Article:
RE-INVENTION

We are not anymore where we used to be but not yet at a new place. We have to leave the established patterns behind and invent new ones. This is a long transition. We need a change. But what needs to be changed and how can we envision the ‘new’?

Theatre stages are potential ground for this new to emerge. They give shape to possible futures, host fiction and speculation as prominent guests. In Vienna during spring 2022, the Wiener Festwochen will open up a space in which artists explore uncharted terrain. As every year, the festival produces and presents new artistic creations. Supporting international and contemporary creation is at the heart of its missions, as is sharing it as widely as possible with a curious audience. The festival’s programme doesn’t start from a particular discipline – it is the crossing of artistic languages that is sought – nor from a theme that already presupposes what is emerging: let’s be surprised by the not-yet-formulated. The Wiener Festwochen think of the arts in terms of an intersection; it is one of the specificities of the festival, giving pride of place to the music and the many ways of staging it.

At the centre of this year’s festival, there is the human voice. A series of choirs will be heard. Collective bodies will sing songs about end and renewal, about cycles of life and death. They sing requiems and satires. They embody new forms of community and togetherness. Romeo Castellucci’s exceptional staging of Mozart’s last composition is haunted by extinction. But the end may bring a new beginning and the outstanding performativity of the singers brings continual (re)invention. In François Chaignaud and Geoffroy Jourdain’s t u m u l u s, the interlaced vocal polyphony of a dancing choir forms what they describe as a space of solidarity. Visual artist Ulla von Brandenburg collaborates with the Arnold Schoenberg Choir. She invites the audience to a synaesthetic experience, making the vocal pieces of the brilliant Viennese composer Arnold Schoenberg resonate in the architecture of the Jugendstiltheater at Steinhof. We are particularly looking forward to a new creation by Philippe Parreno, a major figure in the art scene of the past twenty years. Presented as a world premiere in Vienna, Phantasmagoria uses the human voice as medium and main actor. With new music by Marko Nikodijevic performed by the Ensemble intercontemporain, it promises to be a special kind of séance that demonstrates the continuity of life … through a talking orchestra!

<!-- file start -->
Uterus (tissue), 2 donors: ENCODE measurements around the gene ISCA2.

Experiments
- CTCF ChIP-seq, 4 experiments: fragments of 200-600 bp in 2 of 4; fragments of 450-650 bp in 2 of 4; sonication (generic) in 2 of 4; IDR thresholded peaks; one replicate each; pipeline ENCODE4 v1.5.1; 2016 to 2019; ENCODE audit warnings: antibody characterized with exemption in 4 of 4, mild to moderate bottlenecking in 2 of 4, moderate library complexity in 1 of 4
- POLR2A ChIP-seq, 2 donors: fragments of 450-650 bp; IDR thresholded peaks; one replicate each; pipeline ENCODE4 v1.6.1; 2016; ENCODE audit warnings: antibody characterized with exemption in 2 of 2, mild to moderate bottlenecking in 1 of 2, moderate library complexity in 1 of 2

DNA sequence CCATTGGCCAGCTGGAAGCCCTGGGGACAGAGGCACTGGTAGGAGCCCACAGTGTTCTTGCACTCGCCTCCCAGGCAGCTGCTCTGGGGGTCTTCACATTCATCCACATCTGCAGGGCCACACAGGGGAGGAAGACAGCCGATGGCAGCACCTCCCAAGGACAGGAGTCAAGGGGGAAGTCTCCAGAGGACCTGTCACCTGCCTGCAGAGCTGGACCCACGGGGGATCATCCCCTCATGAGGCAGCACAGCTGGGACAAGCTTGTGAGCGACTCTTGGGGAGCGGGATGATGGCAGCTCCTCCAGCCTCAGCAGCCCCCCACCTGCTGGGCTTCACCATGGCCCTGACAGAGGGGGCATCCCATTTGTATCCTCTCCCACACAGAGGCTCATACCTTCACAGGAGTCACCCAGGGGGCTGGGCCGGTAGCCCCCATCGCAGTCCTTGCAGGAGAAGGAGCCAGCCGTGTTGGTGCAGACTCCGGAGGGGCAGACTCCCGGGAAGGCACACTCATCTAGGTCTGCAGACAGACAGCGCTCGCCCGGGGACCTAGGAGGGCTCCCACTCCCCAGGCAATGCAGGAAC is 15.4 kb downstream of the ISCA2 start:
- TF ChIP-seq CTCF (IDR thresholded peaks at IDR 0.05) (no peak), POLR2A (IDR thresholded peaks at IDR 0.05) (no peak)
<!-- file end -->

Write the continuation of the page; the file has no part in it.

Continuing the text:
With the world closing down and social spaces shrinking, we need visionary projects. Susanne Kennedy’s staging of Philip Glass’s Einstein on the Beach tackles a key work of the musical repertoire of the 20th century to envision a land inhabited by a human species to come. The outstanding Spanish company El Conde de Torrefiel will also be among our central guests. In their fabulous performances, a lucid dissection of everyday appearances generates fascinating sketches of humankind’s future. Other text-based forms of theatre unmask contemporary (identity) politics and social inequalities. Satoko Ichihara, Buhle Ngaba, Christiane Jatahy and many more present theatrical works that expose the damage caused by supremacy and simplification. The festival reconsiders a diverse repertoire, and not the most obvious one, through a contemporary lens. Christopher Rüping is a much talked-about protagonist of theatre in Germany whose work hasn’t been presented in Vienna yet. His unique take on Der Ring des Nibelungen is another highlight of this year’s edition of the festival.

Music permeates our entire programme. A new museum (ÖMSUBM – Austrian Museum for Black Entertainment and Black Music) that will open during the Wiener Festwochen shines a light on Black entertainers as part of the popular music industry in Austria and Germany. Wonderful instruments conceived by the Lebanese visual artist Tarek Atoui will be played by Vienna-based musicians in a series of concerts all over the city. This project will also comprise several open workshops that question the acts of playing and hearing. Musical mastermind Iannis Xenakis, who would have celebrated his 100th birthday this year, keeps inspiring us. Emmanuelle Huynh is staging his phenomenal Kraanerg (1968), performed live by Klangforum Wien. Furthermore, the pioneering dimension of Xenakis’s music, his spatial conception of sound, his excursions into the extremes of noise, will be celebrated on the last festival day.

The artistic projects of the Wiener Festwochen generate encounters. They take place in theatres, bars, woods or along the Danube. They may rebuild a common space where works of art are the central fireplace that (re)unites us. Let’s give shape together to a striking and ambitious festival. A festival that takes risks, that is forward-looking, generous and open.

Herzlich willkommen!


Christophe Slagmuylder
and the Wiener Festwochen team

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The Wiener Festwochen would like to thank their main sponsors.